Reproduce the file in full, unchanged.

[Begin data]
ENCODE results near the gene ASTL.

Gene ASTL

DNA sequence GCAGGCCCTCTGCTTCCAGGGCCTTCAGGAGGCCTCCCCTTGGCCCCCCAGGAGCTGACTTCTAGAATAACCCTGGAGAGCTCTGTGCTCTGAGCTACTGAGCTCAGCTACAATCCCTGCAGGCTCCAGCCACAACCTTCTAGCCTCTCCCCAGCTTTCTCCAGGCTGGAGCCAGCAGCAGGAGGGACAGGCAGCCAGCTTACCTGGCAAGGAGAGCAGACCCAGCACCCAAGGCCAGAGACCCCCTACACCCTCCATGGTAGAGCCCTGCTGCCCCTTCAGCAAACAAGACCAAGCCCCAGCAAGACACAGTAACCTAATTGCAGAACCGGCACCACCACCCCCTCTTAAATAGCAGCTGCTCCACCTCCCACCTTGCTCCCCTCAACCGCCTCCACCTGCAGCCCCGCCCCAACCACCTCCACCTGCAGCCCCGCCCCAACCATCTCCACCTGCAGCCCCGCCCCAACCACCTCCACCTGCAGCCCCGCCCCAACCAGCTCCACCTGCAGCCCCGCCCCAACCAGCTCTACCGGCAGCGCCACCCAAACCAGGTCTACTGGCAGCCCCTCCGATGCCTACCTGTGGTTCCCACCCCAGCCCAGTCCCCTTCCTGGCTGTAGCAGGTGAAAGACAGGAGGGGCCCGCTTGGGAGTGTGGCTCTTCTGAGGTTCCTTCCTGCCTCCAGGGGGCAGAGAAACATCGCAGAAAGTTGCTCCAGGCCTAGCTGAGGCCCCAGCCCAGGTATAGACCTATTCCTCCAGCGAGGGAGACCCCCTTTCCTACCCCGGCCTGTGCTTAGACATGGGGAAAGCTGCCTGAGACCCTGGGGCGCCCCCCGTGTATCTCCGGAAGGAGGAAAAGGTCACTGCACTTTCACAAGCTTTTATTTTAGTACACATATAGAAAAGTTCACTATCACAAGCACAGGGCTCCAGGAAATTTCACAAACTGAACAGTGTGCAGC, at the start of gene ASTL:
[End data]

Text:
ENCODE results near the gene ASTL.

Gene ASTL

DNA sequence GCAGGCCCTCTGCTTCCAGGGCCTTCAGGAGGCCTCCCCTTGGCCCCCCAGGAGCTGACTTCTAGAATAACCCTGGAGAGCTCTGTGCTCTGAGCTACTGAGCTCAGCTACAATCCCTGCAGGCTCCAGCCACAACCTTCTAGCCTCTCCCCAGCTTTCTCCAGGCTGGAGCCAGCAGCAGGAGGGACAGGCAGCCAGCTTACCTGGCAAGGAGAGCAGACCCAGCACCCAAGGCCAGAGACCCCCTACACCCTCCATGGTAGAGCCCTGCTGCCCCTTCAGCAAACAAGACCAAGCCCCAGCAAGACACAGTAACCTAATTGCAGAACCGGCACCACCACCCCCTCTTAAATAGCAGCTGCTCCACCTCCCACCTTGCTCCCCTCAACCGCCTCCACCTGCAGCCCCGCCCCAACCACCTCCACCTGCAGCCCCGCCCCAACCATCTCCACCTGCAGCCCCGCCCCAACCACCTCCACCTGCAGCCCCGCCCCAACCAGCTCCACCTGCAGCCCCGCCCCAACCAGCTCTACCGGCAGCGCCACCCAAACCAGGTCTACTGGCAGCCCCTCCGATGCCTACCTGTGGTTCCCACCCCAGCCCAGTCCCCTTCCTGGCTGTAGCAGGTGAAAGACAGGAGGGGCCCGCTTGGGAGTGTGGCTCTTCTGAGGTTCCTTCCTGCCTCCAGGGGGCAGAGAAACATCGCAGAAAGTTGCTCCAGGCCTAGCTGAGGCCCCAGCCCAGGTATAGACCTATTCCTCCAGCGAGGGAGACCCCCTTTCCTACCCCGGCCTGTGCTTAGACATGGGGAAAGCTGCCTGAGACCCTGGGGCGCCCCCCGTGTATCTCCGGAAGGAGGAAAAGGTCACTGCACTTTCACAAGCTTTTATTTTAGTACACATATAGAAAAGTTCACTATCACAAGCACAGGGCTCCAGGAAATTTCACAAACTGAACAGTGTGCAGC, at the start of gene ASTL: